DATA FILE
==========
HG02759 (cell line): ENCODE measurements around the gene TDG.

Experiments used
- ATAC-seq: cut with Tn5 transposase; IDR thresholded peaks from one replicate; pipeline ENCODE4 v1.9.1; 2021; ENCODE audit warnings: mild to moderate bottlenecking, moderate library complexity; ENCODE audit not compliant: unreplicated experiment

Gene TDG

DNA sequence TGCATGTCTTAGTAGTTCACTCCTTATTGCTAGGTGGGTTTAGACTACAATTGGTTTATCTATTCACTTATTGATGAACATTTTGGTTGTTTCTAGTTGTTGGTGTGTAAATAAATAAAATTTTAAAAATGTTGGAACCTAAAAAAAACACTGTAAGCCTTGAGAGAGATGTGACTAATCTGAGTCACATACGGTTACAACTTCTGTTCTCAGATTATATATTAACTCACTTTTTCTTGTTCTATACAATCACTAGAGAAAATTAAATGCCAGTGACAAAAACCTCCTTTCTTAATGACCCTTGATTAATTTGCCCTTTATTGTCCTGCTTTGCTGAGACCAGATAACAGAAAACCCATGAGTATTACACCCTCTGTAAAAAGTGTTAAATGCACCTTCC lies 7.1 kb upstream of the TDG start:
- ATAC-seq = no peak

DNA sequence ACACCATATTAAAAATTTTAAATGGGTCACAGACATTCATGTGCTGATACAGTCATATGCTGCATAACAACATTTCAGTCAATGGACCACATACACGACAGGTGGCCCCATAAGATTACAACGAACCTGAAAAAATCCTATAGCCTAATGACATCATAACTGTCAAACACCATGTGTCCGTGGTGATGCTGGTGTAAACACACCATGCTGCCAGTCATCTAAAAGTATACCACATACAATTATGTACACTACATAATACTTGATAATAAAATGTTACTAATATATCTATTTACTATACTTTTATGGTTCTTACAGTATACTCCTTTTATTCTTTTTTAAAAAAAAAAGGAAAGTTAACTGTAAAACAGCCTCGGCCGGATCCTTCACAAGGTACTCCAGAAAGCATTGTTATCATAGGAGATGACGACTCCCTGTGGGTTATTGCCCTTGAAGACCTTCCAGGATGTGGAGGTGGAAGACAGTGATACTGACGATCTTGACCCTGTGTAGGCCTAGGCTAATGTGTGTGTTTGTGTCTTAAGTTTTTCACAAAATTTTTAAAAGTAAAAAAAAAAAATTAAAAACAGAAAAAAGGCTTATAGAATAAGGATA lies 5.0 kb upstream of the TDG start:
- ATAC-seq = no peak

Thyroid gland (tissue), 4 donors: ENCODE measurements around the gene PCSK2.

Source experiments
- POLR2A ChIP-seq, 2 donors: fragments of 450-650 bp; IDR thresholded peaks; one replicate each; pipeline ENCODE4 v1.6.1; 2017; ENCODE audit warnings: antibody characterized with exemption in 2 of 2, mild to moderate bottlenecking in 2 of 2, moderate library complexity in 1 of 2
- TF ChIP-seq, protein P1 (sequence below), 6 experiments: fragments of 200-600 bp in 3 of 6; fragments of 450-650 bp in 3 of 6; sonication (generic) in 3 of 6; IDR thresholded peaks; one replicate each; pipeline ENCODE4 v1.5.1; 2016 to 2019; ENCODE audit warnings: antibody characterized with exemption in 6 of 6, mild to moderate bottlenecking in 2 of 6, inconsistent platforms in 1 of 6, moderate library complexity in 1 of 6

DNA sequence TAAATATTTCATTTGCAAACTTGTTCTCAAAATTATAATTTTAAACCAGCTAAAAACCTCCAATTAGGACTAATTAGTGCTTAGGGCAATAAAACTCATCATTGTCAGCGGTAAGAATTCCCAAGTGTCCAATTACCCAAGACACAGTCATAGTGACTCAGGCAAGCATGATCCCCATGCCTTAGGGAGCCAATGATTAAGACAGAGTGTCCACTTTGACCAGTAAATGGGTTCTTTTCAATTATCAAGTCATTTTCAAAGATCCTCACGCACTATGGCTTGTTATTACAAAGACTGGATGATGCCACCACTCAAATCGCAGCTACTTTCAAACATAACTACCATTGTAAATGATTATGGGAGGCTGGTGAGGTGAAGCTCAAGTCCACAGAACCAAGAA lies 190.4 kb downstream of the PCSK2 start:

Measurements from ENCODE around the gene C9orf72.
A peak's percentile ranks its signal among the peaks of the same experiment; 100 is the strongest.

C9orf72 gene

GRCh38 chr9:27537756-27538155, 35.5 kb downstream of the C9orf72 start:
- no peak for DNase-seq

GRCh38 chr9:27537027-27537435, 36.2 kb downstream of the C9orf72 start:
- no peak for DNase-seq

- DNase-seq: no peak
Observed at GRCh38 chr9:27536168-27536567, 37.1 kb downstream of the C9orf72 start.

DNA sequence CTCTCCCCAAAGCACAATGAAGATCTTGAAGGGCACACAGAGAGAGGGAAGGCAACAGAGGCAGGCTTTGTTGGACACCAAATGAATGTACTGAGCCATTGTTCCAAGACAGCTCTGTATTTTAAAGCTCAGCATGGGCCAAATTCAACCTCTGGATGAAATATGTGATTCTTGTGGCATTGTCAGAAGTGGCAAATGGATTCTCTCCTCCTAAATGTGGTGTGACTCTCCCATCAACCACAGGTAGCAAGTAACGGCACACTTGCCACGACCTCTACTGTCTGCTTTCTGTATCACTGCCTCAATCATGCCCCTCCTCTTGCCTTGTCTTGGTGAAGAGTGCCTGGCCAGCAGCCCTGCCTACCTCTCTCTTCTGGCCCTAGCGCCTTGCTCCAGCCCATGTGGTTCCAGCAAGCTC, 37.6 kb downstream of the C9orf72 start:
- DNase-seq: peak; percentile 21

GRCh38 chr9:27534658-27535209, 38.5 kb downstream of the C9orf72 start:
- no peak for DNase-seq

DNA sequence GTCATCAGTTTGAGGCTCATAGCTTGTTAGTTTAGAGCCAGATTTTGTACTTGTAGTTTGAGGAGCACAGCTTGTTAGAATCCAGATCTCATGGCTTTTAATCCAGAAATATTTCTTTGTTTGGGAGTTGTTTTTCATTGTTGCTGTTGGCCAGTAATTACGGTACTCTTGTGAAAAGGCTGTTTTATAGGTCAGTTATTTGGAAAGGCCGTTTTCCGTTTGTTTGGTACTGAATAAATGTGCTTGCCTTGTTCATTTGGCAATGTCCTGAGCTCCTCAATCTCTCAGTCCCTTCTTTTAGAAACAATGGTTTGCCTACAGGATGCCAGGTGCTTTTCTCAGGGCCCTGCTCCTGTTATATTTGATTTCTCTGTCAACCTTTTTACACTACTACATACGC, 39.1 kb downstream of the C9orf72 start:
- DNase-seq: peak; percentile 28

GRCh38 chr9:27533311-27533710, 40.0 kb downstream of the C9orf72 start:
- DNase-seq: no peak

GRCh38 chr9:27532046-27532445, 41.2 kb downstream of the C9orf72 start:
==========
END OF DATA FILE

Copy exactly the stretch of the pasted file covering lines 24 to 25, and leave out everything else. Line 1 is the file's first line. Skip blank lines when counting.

- DNase-seq: peak; percentile 21

GRCh38 chr9:27534658-27535209, 38.5 kb downstream of the C9orf72 start: